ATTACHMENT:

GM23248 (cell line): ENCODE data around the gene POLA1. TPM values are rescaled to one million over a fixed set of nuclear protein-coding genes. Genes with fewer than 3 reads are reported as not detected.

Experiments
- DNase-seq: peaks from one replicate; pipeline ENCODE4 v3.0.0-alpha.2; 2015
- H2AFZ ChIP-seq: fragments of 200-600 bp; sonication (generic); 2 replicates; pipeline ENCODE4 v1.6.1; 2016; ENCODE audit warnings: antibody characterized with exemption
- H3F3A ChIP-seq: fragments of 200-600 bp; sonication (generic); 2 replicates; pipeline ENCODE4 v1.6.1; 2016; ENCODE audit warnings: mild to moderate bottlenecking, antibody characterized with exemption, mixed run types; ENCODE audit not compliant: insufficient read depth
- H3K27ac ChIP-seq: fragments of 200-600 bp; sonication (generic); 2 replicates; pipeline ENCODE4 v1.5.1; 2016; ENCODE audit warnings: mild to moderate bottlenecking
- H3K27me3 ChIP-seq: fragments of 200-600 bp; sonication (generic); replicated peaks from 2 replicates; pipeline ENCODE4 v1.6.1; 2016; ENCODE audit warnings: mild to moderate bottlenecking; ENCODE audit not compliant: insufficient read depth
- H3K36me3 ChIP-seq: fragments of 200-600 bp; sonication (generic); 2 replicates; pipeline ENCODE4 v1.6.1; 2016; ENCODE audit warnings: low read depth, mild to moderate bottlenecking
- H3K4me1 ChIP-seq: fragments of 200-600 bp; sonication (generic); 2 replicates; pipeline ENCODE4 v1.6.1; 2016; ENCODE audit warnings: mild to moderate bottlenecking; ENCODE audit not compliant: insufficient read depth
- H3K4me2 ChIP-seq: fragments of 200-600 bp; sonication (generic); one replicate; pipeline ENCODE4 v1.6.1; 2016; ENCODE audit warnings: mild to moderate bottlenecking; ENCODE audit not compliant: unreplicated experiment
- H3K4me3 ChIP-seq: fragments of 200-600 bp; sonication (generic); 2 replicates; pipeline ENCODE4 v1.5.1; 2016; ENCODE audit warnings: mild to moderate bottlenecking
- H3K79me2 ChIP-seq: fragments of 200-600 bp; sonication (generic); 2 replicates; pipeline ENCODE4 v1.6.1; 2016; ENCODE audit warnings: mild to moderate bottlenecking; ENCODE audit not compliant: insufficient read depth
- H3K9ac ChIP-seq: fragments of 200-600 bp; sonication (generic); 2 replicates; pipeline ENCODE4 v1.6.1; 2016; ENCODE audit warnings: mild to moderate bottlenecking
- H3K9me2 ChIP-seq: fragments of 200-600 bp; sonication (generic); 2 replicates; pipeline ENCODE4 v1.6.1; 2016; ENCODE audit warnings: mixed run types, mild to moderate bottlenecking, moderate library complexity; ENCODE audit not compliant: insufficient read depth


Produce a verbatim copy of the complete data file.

GM23248 (cell line): ENCODE data around the gene POLA1. TPM values are rescaled to one million over a fixed set of nuclear protein-coding genes. Genes with fewer than 3 reads are reported as not detected.

Experiments
- DNase-seq: peaks from one replicate; pipeline ENCODE4 v3.0.0-alpha.2; 2015
- H2AFZ ChIP-seq: fragments of 200-600 bp; sonication (generic); 2 replicates; pipeline ENCODE4 v1.6.1; 2016; ENCODE audit warnings: antibody characterized with exemption
- H3F3A ChIP-seq: fragments of 200-600 bp; sonication (generic); 2 replicates; pipeline ENCODE4 v1.6.1; 2016; ENCODE audit warnings: mild to moderate bottlenecking, antibody characterized with exemption, mixed run types; ENCODE audit not compliant: insufficient read depth
- H3K27ac ChIP-seq: fragments of 200-600 bp; sonication (generic); 2 replicates; pipeline ENCODE4 v1.5.1; 2016; ENCODE audit warnings: mild to moderate bottlenecking
- H3K27me3 ChIP-seq: fragments of 200-600 bp; sonication (generic); replicated peaks from 2 replicates; pipeline ENCODE4 v1.6.1; 2016; ENCODE audit warnings: mild to moderate bottlenecking; ENCODE audit not compliant: insufficient read depth
- H3K36me3 ChIP-seq: fragments of 200-600 bp; sonication (generic); 2 replicates; pipeline ENCODE4 v1.6.1; 2016; ENCODE audit warnings: low read depth, mild to moderate bottlenecking
- H3K4me1 ChIP-seq: fragments of 200-600 bp; sonication (generic); 2 replicates; pipeline ENCODE4 v1.6.1; 2016; ENCODE audit warnings: mild to moderate bottlenecking; ENCODE audit not compliant: insufficient read depth
- H3K4me2 ChIP-seq: fragments of 200-600 bp; sonication (generic); one replicate; pipeline ENCODE4 v1.6.1; 2016; ENCODE audit warnings: mild to moderate bottlenecking; ENCODE audit not compliant: unreplicated experiment
- H3K4me3 ChIP-seq: fragments of 200-600 bp; sonication (generic); 2 replicates; pipeline ENCODE4 v1.5.1; 2016; ENCODE audit warnings: mild to moderate bottlenecking
- H3K79me2 ChIP-seq: fragments of 200-600 bp; sonication (generic); 2 replicates; pipeline ENCODE4 v1.6.1; 2016; ENCODE audit warnings: mild to moderate bottlenecking; ENCODE audit not compliant: insufficient read depth
- H3K9ac ChIP-seq: fragments of 200-600 bp; sonication (generic); 2 replicates; pipeline ENCODE4 v1.6.1; 2016; ENCODE audit warnings: mild to moderate bottlenecking
- H3K9me2 ChIP-seq: fragments of 200-600 bp; sonication (generic); 2 replicates; pipeline ENCODE4 v1.6.1; 2016; ENCODE audit warnings: mixed run types, mild to moderate bottlenecking, moderate library complexity; ENCODE audit not compliant: insufficient read depth